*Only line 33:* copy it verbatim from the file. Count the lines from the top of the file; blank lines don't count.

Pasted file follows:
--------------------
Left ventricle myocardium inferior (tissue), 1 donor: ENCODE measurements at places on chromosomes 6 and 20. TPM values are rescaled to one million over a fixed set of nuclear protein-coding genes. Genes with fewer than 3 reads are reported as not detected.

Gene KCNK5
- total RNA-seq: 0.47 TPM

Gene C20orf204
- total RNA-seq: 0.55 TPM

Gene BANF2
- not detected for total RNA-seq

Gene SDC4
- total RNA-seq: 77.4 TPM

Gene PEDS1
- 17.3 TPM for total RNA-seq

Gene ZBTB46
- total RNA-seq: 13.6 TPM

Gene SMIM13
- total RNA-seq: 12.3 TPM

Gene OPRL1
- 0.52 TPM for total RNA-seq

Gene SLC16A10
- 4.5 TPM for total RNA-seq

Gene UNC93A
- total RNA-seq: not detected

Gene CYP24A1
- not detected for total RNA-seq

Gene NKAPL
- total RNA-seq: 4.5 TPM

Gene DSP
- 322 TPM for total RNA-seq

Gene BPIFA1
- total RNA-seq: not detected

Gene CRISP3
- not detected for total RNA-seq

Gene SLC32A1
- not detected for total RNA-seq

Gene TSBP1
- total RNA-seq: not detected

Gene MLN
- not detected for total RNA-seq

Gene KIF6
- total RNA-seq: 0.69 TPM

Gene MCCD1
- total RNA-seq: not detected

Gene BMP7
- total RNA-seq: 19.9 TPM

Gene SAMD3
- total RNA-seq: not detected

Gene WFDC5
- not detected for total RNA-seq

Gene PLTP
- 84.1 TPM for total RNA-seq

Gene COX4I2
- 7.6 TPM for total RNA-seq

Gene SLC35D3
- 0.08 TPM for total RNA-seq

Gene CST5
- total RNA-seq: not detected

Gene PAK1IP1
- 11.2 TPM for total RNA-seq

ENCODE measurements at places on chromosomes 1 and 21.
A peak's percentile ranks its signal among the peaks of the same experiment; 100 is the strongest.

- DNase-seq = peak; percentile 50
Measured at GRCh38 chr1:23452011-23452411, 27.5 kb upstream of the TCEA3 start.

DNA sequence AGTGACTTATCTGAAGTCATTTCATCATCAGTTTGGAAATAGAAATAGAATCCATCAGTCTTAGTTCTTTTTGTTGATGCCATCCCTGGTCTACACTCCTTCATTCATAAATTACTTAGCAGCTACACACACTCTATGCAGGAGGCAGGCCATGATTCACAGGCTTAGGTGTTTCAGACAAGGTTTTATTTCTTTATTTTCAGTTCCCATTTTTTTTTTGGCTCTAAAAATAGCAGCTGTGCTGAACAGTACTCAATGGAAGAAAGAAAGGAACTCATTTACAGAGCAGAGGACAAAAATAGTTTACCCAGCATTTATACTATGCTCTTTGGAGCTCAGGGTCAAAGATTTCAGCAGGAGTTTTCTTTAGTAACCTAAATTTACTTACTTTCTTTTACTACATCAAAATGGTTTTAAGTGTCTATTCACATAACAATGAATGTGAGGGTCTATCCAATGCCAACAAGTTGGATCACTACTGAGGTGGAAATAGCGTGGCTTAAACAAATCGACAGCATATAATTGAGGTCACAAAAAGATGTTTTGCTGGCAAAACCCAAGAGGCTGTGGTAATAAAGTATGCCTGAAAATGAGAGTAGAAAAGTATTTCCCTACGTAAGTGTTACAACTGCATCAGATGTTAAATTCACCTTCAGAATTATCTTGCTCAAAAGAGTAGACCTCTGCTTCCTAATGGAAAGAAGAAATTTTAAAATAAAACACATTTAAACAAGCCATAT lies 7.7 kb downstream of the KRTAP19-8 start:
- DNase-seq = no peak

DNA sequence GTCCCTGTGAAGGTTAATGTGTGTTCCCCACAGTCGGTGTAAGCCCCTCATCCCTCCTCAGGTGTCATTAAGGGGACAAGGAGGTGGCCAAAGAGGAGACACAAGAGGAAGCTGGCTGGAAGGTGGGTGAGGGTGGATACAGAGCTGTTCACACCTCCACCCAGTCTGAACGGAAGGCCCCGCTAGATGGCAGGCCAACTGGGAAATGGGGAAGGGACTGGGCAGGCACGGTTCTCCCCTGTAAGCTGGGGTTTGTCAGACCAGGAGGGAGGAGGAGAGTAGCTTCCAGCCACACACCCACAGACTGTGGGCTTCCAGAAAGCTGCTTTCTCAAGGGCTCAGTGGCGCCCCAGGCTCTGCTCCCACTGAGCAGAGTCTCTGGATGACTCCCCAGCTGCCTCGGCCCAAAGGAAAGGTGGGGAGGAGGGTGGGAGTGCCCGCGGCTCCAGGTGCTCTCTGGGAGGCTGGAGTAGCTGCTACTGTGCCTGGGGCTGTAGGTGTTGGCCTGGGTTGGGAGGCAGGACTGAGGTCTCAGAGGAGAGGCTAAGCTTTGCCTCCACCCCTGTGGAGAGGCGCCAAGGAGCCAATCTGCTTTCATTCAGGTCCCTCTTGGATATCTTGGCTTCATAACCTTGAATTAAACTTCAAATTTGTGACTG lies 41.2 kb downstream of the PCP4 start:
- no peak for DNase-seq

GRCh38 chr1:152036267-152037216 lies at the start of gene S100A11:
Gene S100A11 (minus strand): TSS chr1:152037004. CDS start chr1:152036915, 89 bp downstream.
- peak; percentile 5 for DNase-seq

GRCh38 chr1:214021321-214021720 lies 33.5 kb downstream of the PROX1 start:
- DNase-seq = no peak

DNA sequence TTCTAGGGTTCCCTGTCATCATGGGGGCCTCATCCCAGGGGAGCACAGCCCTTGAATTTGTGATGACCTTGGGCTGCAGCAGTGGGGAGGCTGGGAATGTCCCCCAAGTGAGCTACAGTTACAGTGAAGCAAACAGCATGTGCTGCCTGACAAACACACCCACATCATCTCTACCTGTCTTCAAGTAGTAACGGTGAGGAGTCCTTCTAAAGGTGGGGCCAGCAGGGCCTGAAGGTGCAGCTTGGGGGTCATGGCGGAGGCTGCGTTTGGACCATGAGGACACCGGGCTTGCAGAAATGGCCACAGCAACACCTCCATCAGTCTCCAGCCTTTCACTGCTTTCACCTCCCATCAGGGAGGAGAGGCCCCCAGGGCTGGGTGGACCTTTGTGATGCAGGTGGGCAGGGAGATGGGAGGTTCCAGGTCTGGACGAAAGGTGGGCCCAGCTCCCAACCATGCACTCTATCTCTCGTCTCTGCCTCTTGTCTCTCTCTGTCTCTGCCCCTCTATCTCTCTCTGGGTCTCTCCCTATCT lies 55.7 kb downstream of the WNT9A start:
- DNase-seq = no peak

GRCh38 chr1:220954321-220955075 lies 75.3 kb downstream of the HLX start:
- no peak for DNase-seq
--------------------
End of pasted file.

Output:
- not detected for total RNA-seq